Last year my network of horror-aficionado friends started talking about a hard-to-find Spanish film called REC. The few reviews available were stellar, and I was intrigued with the idea of a Blair Witch-style film about zombies (as I mentioned in my Cloverfield review, the handicam approach to horror seems to be pretty viable). But, as far as I know, REC isn’t available in the US. It was remade this year (one year after the original release; predictably, the remake staring English-speakers is inferior to the original), so maybe now it will come out on DVD, but at the moment it’s a hard film to find in the States.

But not so in Japan! This weekend I sat down with a friend and watched the film, and while it didn’t totally blow me away, I found it to be an extremely capable zombie flick. There’s an immediacy about the movie, partially because it’s all handheld photography but also because events occur in succession faster than the characters are able to respond. A TV crew doing a show about how firefighters spend their evenings find themselves trapped in a small apartment building when the government blocks all of the exits and declares a quarantine. The crew, along with a couple of firefighters and the residents of the building, have no idea why they’ve been sealed off or when they’ll be able to leave. And the old woman upstairs seems to be having some problems; she keeps screaming at the top of her lungs.

Based on this fairly simple premise, REC takes off like a bolt and doesn’t really ever slow down. It’s one revelation after another, and though a few moments are pretty predictable for the most part the characters and the audience figure things out at the same pace. The end is a mixed bag; on the one hand it is one of the most tension-filled scenes in the film, but on the other it veers dangerously close to the trap of trying to explain everything.

This is how horror films should be made. Not that they all have to be shaky handicam productions, just that the formula is simple and the execution excellent. All extraneous bits (monsters, gore, sex scenes) have been removed in service to the central focus of the film: scaring the viewers. Though REC isn’t a perfect horror film, and though it’s not the type of movie that leaves you pondering the plot after the credits roll, I was pretty happy with it. Skip the remake (and even the trailer for the remake–they reveal some key scenes) and find yourself a copy of the DVD.

14 thoughts on “REC

  1. I didn’t realise that this movie was non-existant in the US. Over here in the UK, it had some good TV spots and decent cinema runs. We even had the 2 disc special edition treatment!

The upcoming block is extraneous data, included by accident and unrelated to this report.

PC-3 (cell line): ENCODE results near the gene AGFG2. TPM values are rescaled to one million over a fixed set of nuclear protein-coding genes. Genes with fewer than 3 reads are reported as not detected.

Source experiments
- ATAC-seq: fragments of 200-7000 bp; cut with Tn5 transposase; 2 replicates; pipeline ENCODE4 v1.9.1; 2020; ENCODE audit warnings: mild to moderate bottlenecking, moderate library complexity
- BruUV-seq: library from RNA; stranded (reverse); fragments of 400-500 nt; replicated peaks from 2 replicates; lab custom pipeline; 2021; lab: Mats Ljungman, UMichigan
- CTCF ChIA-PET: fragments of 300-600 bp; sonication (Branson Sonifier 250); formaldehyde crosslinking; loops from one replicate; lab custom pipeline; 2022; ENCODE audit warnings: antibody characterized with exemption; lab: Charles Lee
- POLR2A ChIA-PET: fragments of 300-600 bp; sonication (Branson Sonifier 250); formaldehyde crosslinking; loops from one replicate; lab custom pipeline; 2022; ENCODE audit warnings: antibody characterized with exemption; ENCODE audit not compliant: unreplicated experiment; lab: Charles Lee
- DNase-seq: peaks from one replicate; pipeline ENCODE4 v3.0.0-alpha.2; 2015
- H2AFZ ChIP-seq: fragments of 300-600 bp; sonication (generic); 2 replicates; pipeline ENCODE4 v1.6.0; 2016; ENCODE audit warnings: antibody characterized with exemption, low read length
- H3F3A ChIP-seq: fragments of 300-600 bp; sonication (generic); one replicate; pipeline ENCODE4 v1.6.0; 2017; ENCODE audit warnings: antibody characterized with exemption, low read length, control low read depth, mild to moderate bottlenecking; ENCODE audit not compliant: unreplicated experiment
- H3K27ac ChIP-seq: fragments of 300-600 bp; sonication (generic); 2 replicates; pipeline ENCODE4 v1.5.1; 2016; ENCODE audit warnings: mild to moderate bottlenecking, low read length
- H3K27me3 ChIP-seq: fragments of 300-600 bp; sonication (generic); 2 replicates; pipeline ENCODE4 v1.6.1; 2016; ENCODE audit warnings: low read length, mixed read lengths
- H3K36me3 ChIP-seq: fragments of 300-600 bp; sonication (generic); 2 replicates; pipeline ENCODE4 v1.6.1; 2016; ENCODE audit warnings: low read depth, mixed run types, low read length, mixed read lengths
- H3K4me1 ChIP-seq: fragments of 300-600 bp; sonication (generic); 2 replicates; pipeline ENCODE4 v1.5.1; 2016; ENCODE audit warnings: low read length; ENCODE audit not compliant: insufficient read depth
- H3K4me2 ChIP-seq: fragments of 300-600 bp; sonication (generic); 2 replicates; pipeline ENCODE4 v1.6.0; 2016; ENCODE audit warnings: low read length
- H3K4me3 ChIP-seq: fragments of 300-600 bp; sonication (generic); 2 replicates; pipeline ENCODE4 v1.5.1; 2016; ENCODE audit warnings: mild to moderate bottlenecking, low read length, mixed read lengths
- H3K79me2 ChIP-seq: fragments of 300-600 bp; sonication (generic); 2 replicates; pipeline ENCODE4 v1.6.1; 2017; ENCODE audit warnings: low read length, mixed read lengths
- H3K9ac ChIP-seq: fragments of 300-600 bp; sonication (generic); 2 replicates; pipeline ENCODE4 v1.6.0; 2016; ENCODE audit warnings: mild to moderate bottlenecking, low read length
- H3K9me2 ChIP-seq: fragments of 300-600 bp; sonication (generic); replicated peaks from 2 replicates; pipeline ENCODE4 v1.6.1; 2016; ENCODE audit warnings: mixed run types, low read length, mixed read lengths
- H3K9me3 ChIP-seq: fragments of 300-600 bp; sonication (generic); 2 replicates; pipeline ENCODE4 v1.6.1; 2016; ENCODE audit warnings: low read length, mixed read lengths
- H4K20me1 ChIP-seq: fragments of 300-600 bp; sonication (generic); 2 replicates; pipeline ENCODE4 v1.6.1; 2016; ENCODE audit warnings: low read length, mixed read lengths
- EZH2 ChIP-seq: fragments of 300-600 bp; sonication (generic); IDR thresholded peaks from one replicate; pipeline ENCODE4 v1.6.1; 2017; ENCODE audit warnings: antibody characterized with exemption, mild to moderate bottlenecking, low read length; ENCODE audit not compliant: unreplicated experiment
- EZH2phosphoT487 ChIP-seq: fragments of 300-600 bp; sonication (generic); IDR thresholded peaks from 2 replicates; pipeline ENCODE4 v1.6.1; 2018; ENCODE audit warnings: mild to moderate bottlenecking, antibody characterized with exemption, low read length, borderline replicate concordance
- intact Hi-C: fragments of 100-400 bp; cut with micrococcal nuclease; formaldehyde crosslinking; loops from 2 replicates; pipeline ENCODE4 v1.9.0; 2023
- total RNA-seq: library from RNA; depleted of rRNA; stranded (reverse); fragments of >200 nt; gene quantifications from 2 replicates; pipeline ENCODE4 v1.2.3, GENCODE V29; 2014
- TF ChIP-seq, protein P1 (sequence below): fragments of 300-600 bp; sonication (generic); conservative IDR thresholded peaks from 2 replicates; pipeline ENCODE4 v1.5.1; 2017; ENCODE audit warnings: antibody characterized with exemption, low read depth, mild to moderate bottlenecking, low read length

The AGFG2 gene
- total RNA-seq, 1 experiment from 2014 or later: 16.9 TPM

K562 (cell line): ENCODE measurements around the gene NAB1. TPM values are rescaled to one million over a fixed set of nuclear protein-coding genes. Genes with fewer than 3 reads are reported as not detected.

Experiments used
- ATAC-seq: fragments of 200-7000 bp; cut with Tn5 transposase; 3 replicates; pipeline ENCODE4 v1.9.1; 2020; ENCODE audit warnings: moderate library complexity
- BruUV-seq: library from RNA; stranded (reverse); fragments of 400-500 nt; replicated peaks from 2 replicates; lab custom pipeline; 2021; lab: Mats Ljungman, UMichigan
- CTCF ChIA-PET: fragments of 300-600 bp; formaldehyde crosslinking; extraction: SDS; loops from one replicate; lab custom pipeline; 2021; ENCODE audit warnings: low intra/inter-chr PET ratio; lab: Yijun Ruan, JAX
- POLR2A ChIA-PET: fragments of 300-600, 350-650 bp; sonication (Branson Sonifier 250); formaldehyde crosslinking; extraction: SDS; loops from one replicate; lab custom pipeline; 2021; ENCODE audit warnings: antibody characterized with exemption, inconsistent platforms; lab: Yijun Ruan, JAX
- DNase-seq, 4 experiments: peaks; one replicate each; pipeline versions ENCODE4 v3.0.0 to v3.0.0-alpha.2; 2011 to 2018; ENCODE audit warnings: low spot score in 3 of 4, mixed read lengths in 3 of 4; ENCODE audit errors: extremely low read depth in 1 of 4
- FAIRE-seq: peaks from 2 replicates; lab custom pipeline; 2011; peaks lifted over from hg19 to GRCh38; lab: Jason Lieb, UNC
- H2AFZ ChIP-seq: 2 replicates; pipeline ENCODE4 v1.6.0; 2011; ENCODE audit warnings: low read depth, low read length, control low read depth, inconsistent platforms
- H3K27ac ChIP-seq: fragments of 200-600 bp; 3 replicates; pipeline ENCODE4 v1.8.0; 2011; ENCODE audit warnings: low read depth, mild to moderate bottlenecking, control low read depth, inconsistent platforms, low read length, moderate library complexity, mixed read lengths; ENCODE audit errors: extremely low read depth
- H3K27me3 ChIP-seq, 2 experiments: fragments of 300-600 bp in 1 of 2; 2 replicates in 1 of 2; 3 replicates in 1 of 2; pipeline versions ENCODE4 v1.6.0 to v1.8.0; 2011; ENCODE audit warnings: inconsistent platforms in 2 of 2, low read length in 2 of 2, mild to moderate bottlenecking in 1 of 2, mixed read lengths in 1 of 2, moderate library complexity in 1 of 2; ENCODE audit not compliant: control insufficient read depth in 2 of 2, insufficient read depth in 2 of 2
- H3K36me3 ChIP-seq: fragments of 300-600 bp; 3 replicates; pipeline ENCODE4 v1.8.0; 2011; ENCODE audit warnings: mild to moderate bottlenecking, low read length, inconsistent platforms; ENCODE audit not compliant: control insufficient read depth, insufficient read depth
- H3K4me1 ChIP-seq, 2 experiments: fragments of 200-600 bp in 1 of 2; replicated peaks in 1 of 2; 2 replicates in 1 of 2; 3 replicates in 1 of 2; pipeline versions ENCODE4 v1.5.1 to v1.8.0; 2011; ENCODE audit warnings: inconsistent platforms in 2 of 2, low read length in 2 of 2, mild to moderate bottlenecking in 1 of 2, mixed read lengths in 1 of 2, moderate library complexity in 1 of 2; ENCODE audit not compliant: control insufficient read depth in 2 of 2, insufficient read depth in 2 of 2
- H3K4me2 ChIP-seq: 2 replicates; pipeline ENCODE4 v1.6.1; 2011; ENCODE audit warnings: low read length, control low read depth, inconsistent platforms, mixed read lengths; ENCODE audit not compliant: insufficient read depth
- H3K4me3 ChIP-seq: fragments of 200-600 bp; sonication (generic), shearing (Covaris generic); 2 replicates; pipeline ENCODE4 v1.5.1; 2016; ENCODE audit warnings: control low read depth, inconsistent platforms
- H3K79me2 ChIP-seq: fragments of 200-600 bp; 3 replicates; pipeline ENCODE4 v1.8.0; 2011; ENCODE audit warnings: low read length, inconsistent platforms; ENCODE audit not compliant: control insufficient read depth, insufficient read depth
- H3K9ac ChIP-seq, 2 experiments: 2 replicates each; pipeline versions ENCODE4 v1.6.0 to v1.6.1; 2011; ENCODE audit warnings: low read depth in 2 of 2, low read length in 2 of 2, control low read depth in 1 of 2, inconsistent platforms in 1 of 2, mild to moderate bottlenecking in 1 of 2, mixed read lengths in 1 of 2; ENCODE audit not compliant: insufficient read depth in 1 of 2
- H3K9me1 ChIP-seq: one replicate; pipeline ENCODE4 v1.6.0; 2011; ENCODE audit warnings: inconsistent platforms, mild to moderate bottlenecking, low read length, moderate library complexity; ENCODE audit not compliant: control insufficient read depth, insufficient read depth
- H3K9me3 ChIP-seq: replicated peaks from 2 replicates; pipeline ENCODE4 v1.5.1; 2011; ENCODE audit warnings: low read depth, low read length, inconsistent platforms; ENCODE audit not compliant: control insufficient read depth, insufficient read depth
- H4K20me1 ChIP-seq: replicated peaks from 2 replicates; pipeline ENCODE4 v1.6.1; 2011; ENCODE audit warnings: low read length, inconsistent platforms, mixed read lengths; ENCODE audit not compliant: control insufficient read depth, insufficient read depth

It’s all on You Tube apparently. But watch it in a proper quality please, otherwise you’ll miss out on the minor details that fill in the blanks.

  2. I wish I was able to watch this movie. I get motion sickness every time I try, you see. Though from the tiny bit I saw, it looked as cool as you say. Quite scary indeed.

    I loved Cloverfield but I thought REC was a little overrated. Most of the Shaky cam was pretty badly used, and I thought that’s all it brought to a tired genre. It picked up in the end with a great finale but still didn’t think it was as captivating as Cloverfield. Still worth a look though.

  4. Is the remake called Quarantine? I thought that was freakinlishly scary. I haven’t got the chance to check out REC yet, maybe once the DVD comes out.

    The cam-style works, as long as it focuses on scaring the viewer.

  5. Before watching it, I didn’t know that it was zombie-themed, so I hadn’t any prejudices and I found it very “funny”, despite of its incoherences (the plot seems extracted from a survival horror, with those “we need a key” situations).

  6. You’re right – not available on DVD in America yet. Perhaps when Quarantine comes out on DVD. “Hand-Held Horror” (as I like to call it) DOES work well sometimes. Cloverfield, yes. Diary of The Dead, no. I was interested in [REC] the moment I saw the 1st trailer.

    Hey! Michigan was “hand-held.” Why’d it fail? I call for a remake!!! (I’m still defending a game I’ve never played. Die hard Suda fan, I guess.) Thanks for the article, Chris. Perhaps a new horror game will come out with that “hand-held” aspect to it throughout.

  7. I watched REC on the internet a while ago, having never heard of it before. I did a little imdb search and found out it was a subtitled Spanish zombie movie, which was enough to warrant my watching it.

    This movie was scary, and was a great example of that “homemade” film style done right. Didn’t see Quarantine, and don’t plan to.

  8. Good to read about one of our country achievements in a site like this.
    It’s quite cool, since there’s not much good horror cinema made in Spain.
    The sequel is being shot, but I don’t know if it’s a good idea to make it in the same style.

    By the way, thank you Chris for your review about Hellnight. I’ve played it recently and it was a great discovery for me. True cosmic horror.

  9. i saw rec at a horror film festival a year ago and loved it. but when i watched them both and broke them down (which, being a student in film at university and a freelance filmmaker i do every-time i watch a movie nowadays) i noticed cloverfield would have been just as effective if it had been shot traditionally, possibly in the same cinematography style as children of men. but if you take it away its mediocre plot would have been much less forgiven, whilst recs p.o.v just made it it seem more claustrophobic and accentuated the fright factor of the movie.

    plus being a cameraman myself on a few jobs i could really put myself in the guys position and that made the final scenes way more terrifying.

    -but a sequel?, i doubt it’d work.

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